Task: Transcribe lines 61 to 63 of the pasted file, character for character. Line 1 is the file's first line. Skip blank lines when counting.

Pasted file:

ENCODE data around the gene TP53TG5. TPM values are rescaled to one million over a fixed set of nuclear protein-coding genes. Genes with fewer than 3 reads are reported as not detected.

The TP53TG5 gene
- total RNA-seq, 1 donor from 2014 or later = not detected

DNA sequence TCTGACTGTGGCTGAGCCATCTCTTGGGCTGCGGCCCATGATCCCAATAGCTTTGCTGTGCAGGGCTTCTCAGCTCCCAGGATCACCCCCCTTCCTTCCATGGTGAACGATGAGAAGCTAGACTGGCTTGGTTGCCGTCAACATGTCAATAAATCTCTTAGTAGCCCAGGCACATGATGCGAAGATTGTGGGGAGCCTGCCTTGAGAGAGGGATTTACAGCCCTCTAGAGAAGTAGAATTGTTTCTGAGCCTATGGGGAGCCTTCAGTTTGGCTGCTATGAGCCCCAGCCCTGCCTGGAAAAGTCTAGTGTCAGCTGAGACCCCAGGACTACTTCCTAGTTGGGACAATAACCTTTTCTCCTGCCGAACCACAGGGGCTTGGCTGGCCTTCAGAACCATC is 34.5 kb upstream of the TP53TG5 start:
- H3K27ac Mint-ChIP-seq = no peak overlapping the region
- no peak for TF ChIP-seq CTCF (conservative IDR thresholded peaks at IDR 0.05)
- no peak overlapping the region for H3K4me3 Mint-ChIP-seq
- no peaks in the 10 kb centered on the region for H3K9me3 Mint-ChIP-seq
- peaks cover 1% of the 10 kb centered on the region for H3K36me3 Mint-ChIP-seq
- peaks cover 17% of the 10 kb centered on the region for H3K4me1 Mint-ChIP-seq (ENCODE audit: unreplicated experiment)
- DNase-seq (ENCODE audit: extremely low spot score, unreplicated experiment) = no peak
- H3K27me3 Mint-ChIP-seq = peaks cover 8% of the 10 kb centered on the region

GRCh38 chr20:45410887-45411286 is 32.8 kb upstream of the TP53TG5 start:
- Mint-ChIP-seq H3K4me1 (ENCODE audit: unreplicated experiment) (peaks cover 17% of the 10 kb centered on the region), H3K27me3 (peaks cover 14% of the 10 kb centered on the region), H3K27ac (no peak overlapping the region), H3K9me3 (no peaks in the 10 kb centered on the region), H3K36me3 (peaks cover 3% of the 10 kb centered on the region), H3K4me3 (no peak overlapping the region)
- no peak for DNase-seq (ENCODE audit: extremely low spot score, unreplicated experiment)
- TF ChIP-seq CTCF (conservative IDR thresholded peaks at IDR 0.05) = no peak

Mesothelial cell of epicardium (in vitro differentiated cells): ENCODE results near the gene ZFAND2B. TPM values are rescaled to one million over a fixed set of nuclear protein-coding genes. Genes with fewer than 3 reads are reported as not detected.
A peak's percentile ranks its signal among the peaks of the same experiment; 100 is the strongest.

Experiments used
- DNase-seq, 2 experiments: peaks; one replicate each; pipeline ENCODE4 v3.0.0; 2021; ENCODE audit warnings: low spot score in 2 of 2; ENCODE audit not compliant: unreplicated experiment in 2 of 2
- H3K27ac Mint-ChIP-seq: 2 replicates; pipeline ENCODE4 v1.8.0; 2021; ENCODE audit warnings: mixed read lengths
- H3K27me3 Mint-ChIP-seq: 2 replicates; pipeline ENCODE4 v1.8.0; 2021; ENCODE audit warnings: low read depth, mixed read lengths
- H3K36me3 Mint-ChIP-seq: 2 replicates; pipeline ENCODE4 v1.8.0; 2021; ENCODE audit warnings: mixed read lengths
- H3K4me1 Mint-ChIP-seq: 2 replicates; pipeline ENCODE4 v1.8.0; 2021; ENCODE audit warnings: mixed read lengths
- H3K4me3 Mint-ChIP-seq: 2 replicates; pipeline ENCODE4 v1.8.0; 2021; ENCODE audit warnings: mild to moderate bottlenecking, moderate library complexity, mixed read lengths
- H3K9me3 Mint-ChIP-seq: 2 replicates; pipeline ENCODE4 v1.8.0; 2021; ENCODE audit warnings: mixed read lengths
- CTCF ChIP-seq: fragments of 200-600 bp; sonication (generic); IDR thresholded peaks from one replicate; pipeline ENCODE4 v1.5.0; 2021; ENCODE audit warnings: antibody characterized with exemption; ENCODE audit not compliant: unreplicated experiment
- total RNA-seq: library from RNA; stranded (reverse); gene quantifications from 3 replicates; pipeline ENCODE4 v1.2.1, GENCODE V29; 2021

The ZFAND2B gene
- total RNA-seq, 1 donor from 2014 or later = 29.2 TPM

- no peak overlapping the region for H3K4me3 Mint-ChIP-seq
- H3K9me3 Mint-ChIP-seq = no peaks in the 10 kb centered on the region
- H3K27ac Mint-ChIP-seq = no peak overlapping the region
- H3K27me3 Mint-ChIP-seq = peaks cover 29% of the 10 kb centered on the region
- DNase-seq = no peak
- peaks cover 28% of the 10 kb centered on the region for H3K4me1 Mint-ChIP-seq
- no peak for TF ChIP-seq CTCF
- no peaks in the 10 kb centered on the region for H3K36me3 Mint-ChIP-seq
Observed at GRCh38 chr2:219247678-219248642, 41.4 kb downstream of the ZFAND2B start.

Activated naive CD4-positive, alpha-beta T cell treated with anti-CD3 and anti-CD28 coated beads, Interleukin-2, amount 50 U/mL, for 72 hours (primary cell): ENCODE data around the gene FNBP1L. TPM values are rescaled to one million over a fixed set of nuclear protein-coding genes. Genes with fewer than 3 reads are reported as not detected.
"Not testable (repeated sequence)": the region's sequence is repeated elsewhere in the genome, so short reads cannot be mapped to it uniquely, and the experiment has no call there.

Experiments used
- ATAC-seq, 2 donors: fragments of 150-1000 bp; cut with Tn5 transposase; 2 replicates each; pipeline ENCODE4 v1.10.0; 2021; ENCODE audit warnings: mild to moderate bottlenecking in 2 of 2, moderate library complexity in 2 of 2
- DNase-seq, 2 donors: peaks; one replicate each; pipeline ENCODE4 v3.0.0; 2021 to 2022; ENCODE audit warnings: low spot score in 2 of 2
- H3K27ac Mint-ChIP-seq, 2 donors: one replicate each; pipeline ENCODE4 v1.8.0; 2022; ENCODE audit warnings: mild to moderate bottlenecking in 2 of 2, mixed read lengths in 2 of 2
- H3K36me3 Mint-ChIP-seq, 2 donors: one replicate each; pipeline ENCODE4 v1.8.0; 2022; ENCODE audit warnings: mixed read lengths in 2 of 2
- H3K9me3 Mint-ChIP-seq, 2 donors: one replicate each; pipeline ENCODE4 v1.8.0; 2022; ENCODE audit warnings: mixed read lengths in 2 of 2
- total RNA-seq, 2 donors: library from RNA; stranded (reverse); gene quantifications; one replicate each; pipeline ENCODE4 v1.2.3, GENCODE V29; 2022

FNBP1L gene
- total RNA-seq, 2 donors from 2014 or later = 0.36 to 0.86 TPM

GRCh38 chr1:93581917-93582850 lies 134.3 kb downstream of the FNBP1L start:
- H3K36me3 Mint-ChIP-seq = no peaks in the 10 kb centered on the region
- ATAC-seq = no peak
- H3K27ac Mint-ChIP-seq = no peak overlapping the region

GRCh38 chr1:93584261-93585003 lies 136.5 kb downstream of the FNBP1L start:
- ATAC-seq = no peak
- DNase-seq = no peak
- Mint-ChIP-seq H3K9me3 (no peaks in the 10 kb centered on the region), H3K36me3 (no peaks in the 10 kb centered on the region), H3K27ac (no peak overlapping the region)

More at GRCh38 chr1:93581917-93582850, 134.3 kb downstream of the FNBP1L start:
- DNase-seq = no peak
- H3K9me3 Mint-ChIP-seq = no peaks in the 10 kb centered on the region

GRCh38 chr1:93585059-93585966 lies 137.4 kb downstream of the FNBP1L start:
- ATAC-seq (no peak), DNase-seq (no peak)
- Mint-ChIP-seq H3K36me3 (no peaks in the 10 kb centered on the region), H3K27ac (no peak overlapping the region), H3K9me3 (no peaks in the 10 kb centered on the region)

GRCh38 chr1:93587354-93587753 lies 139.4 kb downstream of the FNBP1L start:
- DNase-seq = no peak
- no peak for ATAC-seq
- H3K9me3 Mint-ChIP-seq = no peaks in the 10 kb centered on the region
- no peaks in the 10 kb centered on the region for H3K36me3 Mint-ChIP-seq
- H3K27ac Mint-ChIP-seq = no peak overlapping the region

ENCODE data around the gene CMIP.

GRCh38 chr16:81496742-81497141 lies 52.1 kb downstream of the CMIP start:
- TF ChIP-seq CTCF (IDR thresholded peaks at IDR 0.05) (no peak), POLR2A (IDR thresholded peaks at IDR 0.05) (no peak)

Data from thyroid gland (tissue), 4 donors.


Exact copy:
- H3K9me3 Mint-ChIP-seq = no peaks in the 10 kb centered on the region

GRCh38 chr1:93585059-93585966 lies 137.4 kb downstream of the FNBP1L start:
- ATAC-seq (no peak), DNase-seq (no peak)